Metro Detroit’s immigrant groups have always enriched the food we eat. Now, the trend toward more cosmopolitan fare has adventuresome eaters exploring our diverse range of specialty markets. Here’s a cook’s tour:
by Alexa Stanard
If you want to know who we are in metro Detroit — where we come from, what we look like, what we sound like when we talk — you might start by visiting some of our food markets. Not the emporiums with so much aisle space that shoppers need never make contact with one another, but the small ethnic markets scattered by the dozen from Clinton Township to Canton and throughout Detroit, Dearborn, and Hamtramck.
To get a sense of our sheer variety, you could try samosas and admire Indian women in their saris in Troy and Farmington Hills, hunt fresh litchi in the Chinese markets along John R and in Macomb County, challenge your fading Spanish studies while grabbing fresh chicken tacos with cilantro and lime in Mexicantown, or appreciate the simplicity of dress worn by Orthodox Jews buying kosher dairy in Oak Park.
It would be hard to point to a corner of the world that hasn’t sent some of its people to Detroit.
More than half a million metro Detroiters claim some Polish heritage. About half of the residents of southwest Detroit are Latino, primarily Mexican. Macomb County has the heaviest concentration of Albanians in the world outside of Albania. And no American city except San Diego has more Chaldeans. Dearborn is, of course, internationally known for its significant Middle Eastern population. Sterling Heights and Canton have sizable ethnic communities, primarily Indian and East Asian, many of whom live in the northeast upon arrival and, as they prosper, begin migrating southwest. Latinos are concentrated not just in southwest Detroit but also in northern Macomb County.
And those are just the broad strokes. In Hamtramck alone, there are at least 27 languages spoken, says Thaddeus Radzilowski, president of the Piast Institute, a Hamtramck think tank dedicated to Polish-American issues and a designated U.S. Census information center. Those languages include Polish, of course, but also Ewe, Urdu, Kirundi, and Russian. The city is home to Bosnians, Serbs, Yemenis, and Bengalis. Interesting clusters exist all across the metro Detroit map: Hmong in Pontiac, Koreans in Warren, Chaldeans in Birmingham, Filipinos in Sterling Heights. Indeed, at a time when the economy is prompting so many Michiganians to seek a way out, people from all around the globe want in. Many here think welcoming them is key to our city’s future.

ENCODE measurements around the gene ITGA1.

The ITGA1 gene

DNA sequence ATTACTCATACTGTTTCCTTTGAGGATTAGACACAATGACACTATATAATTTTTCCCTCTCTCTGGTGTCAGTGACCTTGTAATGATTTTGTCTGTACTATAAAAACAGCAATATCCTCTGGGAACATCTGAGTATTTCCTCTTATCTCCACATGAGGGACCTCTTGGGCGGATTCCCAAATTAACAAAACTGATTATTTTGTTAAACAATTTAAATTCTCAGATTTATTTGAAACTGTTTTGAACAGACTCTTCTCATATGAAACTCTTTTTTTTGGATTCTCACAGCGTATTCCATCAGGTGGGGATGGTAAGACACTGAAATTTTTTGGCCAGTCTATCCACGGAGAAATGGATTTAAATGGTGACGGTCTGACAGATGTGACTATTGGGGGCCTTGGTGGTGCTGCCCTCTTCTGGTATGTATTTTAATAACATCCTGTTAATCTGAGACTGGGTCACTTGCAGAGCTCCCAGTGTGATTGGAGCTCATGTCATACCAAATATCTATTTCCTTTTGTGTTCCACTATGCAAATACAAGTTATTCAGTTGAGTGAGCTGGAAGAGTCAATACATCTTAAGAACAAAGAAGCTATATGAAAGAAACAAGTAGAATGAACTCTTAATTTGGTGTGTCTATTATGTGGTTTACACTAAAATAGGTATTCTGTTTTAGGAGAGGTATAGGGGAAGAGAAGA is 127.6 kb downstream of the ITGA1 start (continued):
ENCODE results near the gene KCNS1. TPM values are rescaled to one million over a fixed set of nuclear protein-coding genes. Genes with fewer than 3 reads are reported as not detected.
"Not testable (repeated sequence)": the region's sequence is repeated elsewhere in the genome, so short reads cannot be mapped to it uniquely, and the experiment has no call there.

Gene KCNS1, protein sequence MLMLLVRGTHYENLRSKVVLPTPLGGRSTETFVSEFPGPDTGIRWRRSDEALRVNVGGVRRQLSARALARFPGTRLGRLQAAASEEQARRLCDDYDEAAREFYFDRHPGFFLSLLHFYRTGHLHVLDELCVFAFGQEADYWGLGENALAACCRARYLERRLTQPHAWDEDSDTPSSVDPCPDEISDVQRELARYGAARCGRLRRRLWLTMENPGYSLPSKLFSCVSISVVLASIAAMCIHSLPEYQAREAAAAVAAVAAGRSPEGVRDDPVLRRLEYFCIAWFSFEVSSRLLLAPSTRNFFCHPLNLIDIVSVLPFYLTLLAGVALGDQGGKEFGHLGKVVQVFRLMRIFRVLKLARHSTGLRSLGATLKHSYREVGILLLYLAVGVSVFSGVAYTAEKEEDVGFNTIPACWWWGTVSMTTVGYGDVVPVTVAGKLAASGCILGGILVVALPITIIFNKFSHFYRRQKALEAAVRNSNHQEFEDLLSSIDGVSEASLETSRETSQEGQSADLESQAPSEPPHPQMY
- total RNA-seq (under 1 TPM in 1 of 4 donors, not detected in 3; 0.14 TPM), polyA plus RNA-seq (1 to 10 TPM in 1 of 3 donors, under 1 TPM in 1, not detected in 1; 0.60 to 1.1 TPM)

“When Detroit was at its prime, it wasn’t just because the U.S. automakers were doing well, it’s because the U.S. automakers were bringing the world here,” says Frank Wu, dean of the Wayne State University Law School. Wu, whose parents, originally from China, emigrated to the United States from Taiwan, says, “That’s the other part of the story. Within the U.S. today, there aren’t a whole lot of people clamoring to come to Detroit. Where are you going to get more people? Well, overseas.”
But different cultures living elbow to elbow can make for some difficult moments, as we saw, for example, during recent disputes over a proposed mosque in Warren, or the conflict, largely between older Polish residents and Bengali immigrants, over a Muslim call to prayer in Hamtramck.
Food, on the other hand, offers a kind of common ground.
“For any kind of ethnic community, food is what brings you back home,” says Kurt Metzger, a demographer who is research director at United Way for Southeastern Michigan in Detroit. “You may have had to give up your language and any number of other things, but there are certain foods that you and your small group can share together. It’s how we identify ourselves, our culture.”
In other words, we are what we eat. And since food is so often the gateway into another culture, our ethnic markets are a great place to start the journey.